Also seen cruising around the harbor, occasionally diving for food were several surf scoters. A male, resplendent with his colorful beak came close, probably to see if I was one of those fishermen who might have some bait to spare.
And then of course, there were the sea otters, probably the most popular attraction at the harbor. I saw about twenty to thirty of them all floating together, either diving and eating, playfully wresting each other in the water, or just floating on their backs, taking a bit of a nap. One otter in particular had an entertaining way of grooming himself. First, he would lick one paw while rubbing the back of his head with his other paw. Then he’d switch paws, slowly cleaning the back and sides of his head.
After repeating this behavior for several minutes, it was time for the face massage. Opening his mouth, he’d lightly rub his cheeks in small circles. After a while, he really got into what he was doing, opening and closing his mouth and sticking out his tongue occasionally. Abruptly he stopped, and went back to licking his paws and cleaning his head.
Sea lions and harbor seals were also in attendance at the harbor. Most of the sea lions were crowded on a pier waiting for fishing boats to return and share their left-overs. Unfortunately, the time of day did not cooperate with the only angle of approach I had, and all of my photos were severely back lit. The harbor seals however were busy traveling to and fro, so I had better opportunities with them.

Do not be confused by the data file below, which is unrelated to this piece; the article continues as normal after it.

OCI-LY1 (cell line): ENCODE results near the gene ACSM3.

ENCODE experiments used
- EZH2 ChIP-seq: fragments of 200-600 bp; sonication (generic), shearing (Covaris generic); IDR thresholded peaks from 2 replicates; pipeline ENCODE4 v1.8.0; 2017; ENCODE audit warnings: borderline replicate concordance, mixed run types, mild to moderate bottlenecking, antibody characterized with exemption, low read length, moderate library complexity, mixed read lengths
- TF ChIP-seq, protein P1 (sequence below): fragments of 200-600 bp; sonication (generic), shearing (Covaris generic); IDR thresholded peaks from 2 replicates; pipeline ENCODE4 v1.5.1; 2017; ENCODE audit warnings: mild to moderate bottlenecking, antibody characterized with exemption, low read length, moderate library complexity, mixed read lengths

As the morning stretched on, more tourists arrived and the harbor started to get crowded. I was happy to have woken early and arrived at dawn, giving me plenty of time in relative solitude with the animals. Pretty soon it was time to leave. The sun was high overhead, most of the wildlife had scattered, and the otters had settled in for a nice long lazy day in the waves.
Last week I spent a few days at Salt Point State Park, along the California coast just north of Jenner. The state park encompasses over six miles of shoreline, as well as miles of interior trails through coastal forest. This portion of the coast is one of the most dynamic in the state, made so by acres of sandstone, shaped over time by the strong waves and stronger wind, creating an alien landscape of stone and water.
Although the sky was clear and the sun was out, the temperature never topped 60 degrees. Windy conditions persuaded most people to stay away, entrusting the entire length of coastline to me alone. By early evening, the wind really picked up with gusts between 30 – 40 mph. I had a hard enough time just staying on my feet much less keeping my tripod steady. The wind was only outdone by the strength of the massive waves breaking against the rocky shore.
In the mornings, the wind from the night before had subsided, but the ten to fifteen foot waves were no less fierce.
The variety of the landscape was impressive. I found myself walking through fields of recently bloomed wildflowers, back-dropped by sheer cliffs plunging to an azure ocean. At low tide, pools appeared among newly uncovered rock, offering a glimpse into the lives of the sea dwellers who live there.
The park was home to a variety of wildlife, from song and shore birds to seals, lizards, and an abundance of healthy looking deer. Ultimately it was a brief few days, but a welcome respite from the bustle of the Bay Area. There was much more to see at Salt Point than time allowed, and I know I’ll be going back there in the future.